Friday, November 25, 2011

Linksys WRE54G Wireless-G Range Expander reviewed

| Wireless Driver & Software

Debugging Tools – MIA

Linksys must have great faith in the WRE54G’s Auto configuration and Setup Wizard features to get the Expander up and expanding your wireless LAN’s range, because they included only one feature to help you determine whether there is a problem with the product. The lone warning you’ll get is that if the signal is lost from the WRE54G’s bridged companion, the Link light will change from steady blue to steady red.

This feature isn’t foolproof, however. It worked properly when I powered off a properly linked AP and turned on a different one, with the WRE54G’s light staying red. But when I enabled WEP on the Expander’s programmed bridging partner (leaving the Expander’s WEP disabled) the light stayed blue, but of course the link was really down.

If you have problems, the only help offered in the User Guide’s Troubleshooting section is basically to power cycle, reset to factory defaults and re-Auto configure the unit. Nowhere is there even a mention of how to verify that the little bugger is even working (a ping to the WRE54G’s IP address from a client associated to a bridged AP will do it), or tell when traffic is flowing through the Expander (just watch the Activity light). I’d at least like to see an indication of signal strength and transmit rate to the WRE54G’s bridging partner added to the Web interface. Receive and transmit data statistics would be nice, although not as helpful.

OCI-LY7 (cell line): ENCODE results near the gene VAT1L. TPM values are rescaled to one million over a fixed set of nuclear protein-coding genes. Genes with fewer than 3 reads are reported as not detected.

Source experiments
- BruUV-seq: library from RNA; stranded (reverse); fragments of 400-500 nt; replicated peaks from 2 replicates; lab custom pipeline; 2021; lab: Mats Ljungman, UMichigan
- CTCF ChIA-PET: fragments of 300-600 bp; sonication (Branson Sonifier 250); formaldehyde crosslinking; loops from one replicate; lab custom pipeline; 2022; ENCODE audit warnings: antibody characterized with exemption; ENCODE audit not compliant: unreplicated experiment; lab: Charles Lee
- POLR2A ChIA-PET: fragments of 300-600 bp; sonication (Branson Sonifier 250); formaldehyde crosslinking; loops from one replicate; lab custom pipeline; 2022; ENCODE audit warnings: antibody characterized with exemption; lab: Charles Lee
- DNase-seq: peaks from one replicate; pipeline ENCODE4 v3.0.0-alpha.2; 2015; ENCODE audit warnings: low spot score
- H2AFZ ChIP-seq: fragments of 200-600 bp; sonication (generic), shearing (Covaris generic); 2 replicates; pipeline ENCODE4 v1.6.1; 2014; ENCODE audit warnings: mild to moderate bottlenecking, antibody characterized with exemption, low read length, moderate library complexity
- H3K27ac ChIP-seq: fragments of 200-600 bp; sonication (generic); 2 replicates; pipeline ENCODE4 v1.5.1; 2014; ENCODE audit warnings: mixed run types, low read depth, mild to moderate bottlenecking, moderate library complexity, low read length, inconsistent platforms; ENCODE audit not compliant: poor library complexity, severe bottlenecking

Forget finding any help in positioning the WRE54G for optimum performance, too, since the only tip offered is that “the best placement is usually at the edge of your wireless network”. While this advice may help ensure that your wireless client latches onto the Expander instead of your main AP, it’s guaranteed to give you slower performance.

The reason is that placing the Expander at the WLAN fringe will cause the transmit rate to its bridge partner to run at reduced speed, with whatever transmit rate negotiated between the two (you can’t set this manually) cut at least in half by the double duty that the single radio must perform for WDS to work. Since the wireless chain is only as fast as its slowest link, it won’t matter that your wireless client tells you that you have a 54Mbps connection to the WRE54G, if the WRE54G to AP link is running at 11Mbps!

Finally, I don’t understand Linksys’ decision to not expose WDS bridging controls on its wireless routers, other than to preclude consumers from using non-Linksys WDS-based products to connect to their routers, or to perpetuate the confusion that surrounds wireless bridging and repeating in general. Exposing the controls won’t necessarily ease setup, but at least users would be able to check settings and understand how the product is really configured.

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